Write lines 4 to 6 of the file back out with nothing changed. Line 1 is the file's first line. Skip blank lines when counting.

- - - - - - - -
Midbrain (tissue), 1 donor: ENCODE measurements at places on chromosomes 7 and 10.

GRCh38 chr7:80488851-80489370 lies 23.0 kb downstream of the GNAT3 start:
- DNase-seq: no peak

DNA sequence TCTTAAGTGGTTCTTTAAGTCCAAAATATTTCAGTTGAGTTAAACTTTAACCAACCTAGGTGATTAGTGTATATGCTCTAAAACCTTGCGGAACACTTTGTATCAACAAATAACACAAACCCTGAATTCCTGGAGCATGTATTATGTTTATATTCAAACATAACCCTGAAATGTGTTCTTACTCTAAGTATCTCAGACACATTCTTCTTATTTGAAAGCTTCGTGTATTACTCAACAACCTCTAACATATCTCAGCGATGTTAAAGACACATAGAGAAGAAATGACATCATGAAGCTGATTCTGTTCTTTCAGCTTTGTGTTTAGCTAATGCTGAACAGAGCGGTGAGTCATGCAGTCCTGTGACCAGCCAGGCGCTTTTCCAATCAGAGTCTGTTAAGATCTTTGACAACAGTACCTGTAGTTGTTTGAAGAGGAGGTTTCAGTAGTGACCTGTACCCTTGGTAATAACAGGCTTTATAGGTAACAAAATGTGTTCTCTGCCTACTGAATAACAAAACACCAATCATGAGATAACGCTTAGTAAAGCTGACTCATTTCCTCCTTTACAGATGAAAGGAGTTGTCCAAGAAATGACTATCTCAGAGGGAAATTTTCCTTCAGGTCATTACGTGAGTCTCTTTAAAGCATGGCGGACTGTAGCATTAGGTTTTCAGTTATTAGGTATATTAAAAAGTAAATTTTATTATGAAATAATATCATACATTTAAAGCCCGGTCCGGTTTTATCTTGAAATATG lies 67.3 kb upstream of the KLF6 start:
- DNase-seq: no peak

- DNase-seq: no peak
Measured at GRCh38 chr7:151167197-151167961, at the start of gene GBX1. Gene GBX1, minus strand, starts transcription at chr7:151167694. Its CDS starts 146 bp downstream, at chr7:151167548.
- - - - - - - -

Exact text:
DNA sequence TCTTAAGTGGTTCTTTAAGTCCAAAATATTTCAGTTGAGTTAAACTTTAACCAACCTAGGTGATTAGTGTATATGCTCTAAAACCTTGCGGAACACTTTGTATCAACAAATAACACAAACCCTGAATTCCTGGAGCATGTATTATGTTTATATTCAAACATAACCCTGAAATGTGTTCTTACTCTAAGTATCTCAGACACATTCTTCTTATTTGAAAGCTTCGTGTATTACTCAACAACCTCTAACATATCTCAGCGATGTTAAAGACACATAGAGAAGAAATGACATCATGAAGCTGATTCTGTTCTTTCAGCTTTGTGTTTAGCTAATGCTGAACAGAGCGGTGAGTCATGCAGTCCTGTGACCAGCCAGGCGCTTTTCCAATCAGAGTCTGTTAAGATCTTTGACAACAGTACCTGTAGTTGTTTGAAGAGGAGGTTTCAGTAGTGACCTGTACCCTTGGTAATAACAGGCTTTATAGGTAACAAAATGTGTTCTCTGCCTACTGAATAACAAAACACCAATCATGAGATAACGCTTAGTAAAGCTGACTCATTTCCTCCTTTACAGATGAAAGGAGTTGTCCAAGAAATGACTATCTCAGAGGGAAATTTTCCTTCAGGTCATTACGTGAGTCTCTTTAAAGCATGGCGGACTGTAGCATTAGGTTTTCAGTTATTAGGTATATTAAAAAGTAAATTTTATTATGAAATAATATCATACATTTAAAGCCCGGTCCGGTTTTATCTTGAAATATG lies 67.3 kb upstream of the KLF6 start:
- DNase-seq: no peak

- DNase-seq: no peak